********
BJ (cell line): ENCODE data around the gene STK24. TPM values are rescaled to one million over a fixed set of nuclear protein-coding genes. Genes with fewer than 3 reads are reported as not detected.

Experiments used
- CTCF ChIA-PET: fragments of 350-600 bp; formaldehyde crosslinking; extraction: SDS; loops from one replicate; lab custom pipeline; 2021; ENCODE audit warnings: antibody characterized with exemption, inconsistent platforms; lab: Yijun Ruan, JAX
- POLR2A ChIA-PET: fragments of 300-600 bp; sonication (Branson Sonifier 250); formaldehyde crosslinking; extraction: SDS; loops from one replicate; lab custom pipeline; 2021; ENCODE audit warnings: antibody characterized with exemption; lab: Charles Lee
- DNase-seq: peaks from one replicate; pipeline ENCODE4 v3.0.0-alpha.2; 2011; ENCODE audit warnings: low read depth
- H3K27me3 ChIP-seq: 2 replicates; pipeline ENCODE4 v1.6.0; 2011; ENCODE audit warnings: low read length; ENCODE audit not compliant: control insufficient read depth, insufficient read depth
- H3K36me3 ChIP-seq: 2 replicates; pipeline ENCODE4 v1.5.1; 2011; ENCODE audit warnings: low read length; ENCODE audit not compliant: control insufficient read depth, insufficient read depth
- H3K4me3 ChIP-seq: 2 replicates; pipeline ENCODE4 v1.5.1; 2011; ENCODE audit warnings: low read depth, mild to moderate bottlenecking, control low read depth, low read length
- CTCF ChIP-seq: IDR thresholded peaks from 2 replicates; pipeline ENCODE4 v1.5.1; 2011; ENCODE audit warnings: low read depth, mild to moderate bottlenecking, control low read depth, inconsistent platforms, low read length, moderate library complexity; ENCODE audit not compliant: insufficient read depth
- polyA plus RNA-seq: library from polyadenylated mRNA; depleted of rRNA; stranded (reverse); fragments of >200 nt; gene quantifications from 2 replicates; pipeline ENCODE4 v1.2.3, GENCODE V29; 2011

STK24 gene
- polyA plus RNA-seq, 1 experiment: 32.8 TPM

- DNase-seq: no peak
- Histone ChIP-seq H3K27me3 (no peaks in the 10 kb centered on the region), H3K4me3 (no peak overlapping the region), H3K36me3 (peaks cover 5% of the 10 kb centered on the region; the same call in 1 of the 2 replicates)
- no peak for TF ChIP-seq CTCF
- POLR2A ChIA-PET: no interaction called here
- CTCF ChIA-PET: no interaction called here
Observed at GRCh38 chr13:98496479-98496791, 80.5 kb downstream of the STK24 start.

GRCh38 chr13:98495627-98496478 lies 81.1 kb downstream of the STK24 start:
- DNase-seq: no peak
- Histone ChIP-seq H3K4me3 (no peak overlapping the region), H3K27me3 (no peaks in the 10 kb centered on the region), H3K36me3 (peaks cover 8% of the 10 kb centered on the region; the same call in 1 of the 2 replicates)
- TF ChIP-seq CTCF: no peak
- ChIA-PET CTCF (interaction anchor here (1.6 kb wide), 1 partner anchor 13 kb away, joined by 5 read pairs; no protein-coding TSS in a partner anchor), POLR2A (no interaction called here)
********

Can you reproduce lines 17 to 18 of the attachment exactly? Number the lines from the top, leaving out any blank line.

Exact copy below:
- CTCF ChIA-PET: no interaction called here
Observed at GRCh38 chr13:98496479-98496791, 80.5 kb downstream of the STK24 start.